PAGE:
# WORKING OUT THE LIFT COEFFICIENT

To calculate the lift coefficient of a model in a given trim condition it is necessary to know the speed at which it is flying, its wing area, and flying weight The speed is easy to determine if the model can be flown several times over a measured distance and timed with a stopwatch. Allow for any wind. For free flight models such timed flights can be done by making a series of straight glides from a high point in calm air. Radio controlled models are, of course, easier to time accurately.

The standard lift formula may be re-arranged to give Cl in terms of model weight If it scales 1 kg. this indicates a mass of 1 kg. It then needs a lift force of 1 x 9.81 Newtons to support it The formula then may be applied as shown:

Cl (whole model) =

A numerical example: Suppose the model mass is 1 kg., area 0.2 m2, speed 12 metres per second. Assume air at standard mass density of 1.22S kg./m3.

Cl = 9.81 (Й x 1.225 x 12x 12 x 0.2)

= 9.81 – 17.64 = 0.556

The same example worked in Imperial Units:

1 Newton force equals 2.205 lbs. force, 12m/sec equals 39.37 ft/sec., 0.2 sq. metres equals 2.1492 squ. ft Assume standard density of.002378 slugs/cu. ft

CL = 2.205 – (Vi x.002378 x39.37 x39.37 X2.1492)

= 2.205 + 3.9608 = 0.556

This establishes that the coefficient of lift is the same whatever units are employed in the calculation, providing a coherent system of units is adopted.

The value of performing such a calculation in practical modelling is that it enables a modeller to improve his choice of aerofoil, particularly its camber. It may also indicate possible improvements in wing rigging angles, tailplane size, and fuselage design.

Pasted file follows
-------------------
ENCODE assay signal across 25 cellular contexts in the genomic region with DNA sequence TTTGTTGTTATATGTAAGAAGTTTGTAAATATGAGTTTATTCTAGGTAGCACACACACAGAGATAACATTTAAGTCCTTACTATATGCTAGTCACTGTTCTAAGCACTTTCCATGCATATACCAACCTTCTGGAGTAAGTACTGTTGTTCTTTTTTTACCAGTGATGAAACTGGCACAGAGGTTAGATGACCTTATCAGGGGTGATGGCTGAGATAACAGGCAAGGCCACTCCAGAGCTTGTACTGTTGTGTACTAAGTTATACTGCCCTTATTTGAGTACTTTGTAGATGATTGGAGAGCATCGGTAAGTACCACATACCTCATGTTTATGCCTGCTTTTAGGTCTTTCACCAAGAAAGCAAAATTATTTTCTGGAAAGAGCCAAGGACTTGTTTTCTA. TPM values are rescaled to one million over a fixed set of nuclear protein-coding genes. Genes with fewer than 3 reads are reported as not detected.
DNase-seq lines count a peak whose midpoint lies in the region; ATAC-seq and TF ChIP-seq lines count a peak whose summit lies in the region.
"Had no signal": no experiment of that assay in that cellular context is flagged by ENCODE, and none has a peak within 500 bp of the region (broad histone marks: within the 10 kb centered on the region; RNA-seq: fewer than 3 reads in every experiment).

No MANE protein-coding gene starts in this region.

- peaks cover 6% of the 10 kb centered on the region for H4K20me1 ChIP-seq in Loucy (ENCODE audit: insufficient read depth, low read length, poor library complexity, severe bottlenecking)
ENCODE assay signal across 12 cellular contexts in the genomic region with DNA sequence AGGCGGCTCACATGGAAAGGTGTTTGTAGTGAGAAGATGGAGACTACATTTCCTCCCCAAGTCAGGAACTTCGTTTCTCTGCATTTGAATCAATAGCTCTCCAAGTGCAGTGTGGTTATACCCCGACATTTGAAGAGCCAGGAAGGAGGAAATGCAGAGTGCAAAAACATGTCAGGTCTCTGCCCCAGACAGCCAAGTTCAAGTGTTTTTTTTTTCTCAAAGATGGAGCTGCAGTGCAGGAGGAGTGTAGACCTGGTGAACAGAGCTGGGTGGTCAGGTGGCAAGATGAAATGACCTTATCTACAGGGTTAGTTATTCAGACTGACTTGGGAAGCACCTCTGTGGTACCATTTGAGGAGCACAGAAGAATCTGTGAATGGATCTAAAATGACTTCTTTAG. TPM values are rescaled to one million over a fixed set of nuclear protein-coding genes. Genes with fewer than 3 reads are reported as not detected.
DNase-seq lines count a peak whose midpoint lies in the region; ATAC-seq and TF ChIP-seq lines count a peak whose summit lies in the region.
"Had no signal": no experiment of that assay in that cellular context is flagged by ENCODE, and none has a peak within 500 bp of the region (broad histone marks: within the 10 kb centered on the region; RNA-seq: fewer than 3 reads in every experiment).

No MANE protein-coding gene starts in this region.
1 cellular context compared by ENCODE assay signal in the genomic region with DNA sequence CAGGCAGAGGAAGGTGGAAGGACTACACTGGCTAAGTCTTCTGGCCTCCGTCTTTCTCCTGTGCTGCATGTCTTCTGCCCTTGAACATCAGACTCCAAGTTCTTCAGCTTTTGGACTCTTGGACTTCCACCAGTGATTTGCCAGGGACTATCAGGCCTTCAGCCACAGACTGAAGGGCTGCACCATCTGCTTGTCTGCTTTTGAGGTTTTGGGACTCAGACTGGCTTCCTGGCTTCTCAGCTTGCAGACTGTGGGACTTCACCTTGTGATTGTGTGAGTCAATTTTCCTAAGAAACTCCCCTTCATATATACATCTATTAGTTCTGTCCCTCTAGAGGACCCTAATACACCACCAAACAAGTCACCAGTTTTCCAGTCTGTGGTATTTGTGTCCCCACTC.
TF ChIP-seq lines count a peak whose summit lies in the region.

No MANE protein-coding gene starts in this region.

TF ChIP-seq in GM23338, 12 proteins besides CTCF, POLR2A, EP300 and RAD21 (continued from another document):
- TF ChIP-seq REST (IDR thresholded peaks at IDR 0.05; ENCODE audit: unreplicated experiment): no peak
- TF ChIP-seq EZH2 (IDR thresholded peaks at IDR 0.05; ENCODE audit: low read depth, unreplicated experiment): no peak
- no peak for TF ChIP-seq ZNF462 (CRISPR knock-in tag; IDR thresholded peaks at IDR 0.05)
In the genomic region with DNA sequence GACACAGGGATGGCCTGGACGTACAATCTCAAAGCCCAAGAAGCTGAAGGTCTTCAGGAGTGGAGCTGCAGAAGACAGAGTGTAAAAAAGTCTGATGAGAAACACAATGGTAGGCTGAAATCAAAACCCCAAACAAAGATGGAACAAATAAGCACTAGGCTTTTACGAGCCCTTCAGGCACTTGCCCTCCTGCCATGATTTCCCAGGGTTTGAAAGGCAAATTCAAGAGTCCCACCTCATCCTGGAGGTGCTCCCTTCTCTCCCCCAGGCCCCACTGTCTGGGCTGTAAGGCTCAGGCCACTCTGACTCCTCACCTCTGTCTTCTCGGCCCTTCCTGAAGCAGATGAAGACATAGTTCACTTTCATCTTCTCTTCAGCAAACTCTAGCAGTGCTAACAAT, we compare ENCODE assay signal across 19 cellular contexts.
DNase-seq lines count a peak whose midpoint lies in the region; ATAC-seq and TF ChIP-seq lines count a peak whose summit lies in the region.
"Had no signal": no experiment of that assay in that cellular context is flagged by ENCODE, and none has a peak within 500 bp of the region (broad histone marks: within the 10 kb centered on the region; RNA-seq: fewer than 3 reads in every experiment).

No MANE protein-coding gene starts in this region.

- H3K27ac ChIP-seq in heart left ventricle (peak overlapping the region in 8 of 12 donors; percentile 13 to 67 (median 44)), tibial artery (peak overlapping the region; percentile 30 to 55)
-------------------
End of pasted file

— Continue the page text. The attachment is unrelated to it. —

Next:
Suppose an F3B sailplane of span 3 metres and wing area 0.75 sq. m weighs, with ballast, 4 kg. It is hoped to complete the 60 metre (4x150m) speed task in 17 secs. This represents V = 600/17 = 35.3m/sec. on average, which includes the turns. (The actual speed on the straight will be greater.)

The lift coefficient, on average, is found from the formula:

Cl (mean) % x j 225 x 35 32 x 0 75

39.24 л

(More in the turns, less on the straight)

Suppose now the same model, unballasted, weighs 1.5 kg. and when trimmed for minimum sink flies at about 5.5m/sec. on a timed glide. The Cl then becomes

9.81 x 1.5

V4 x 1.225 x 5.52 x.75 -1-4,715 =

13.896 106

Fig. A1 Chart showing variation of air mass density with air temperature and pressure.

[Drawn by Lnenicka]

An aerofoil for such a model would require a low drag ‘bucket’ extending from Cl < -05 (nearly zero) to at least 1.06. This might be attained by using flaps.

Since the lift coefficient in the speed task is so low, very little camber is required here. A symmetrical profile would be satisfactory except in the turns. Much more camber is needed for soaring. Cl for the distance task can also be calculated.

Parasitic drag is very important at high speed, less so at soaring or distance task speeds. The fuselage should therefore be set, relative to the wing, at the angle for Cl.07 with corrections as explained below.

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